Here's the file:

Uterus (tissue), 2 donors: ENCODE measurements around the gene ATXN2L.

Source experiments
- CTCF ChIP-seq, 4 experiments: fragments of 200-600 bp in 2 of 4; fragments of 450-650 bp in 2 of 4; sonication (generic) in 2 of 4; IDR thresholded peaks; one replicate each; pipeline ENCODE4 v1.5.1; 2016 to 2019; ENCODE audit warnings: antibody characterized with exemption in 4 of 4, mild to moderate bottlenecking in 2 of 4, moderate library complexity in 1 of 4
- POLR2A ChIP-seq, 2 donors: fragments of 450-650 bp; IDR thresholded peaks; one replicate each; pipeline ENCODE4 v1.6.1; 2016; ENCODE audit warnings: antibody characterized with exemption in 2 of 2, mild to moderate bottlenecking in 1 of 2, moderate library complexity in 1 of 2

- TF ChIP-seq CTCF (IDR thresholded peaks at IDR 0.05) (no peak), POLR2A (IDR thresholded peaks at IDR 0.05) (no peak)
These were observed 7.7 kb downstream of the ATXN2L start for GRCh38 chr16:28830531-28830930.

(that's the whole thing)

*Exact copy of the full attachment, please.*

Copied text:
Uterus (tissue), 2 donors: ENCODE measurements around the gene ATXN2L.

Source experiments
- CTCF ChIP-seq, 4 experiments: fragments of 200-600 bp in 2 of 4; fragments of 450-650 bp in 2 of 4; sonication (generic) in 2 of 4; IDR thresholded peaks; one replicate each; pipeline ENCODE4 v1.5.1; 2016 to 2019; ENCODE audit warnings: antibody characterized with exemption in 4 of 4, mild to moderate bottlenecking in 2 of 4, moderate library complexity in 1 of 4
- POLR2A ChIP-seq, 2 donors: fragments of 450-650 bp; IDR thresholded peaks; one replicate each; pipeline ENCODE4 v1.6.1; 2016; ENCODE audit warnings: antibody characterized with exemption in 2 of 2, mild to moderate bottlenecking in 1 of 2, moderate library complexity in 1 of 2

- TF ChIP-seq CTCF (IDR thresholded peaks at IDR 0.05) (no peak), POLR2A (IDR thresholded peaks at IDR 0.05) (no peak)
These were observed 7.7 kb downstream of the ATXN2L start for GRCh38 chr16:28830531-28830930.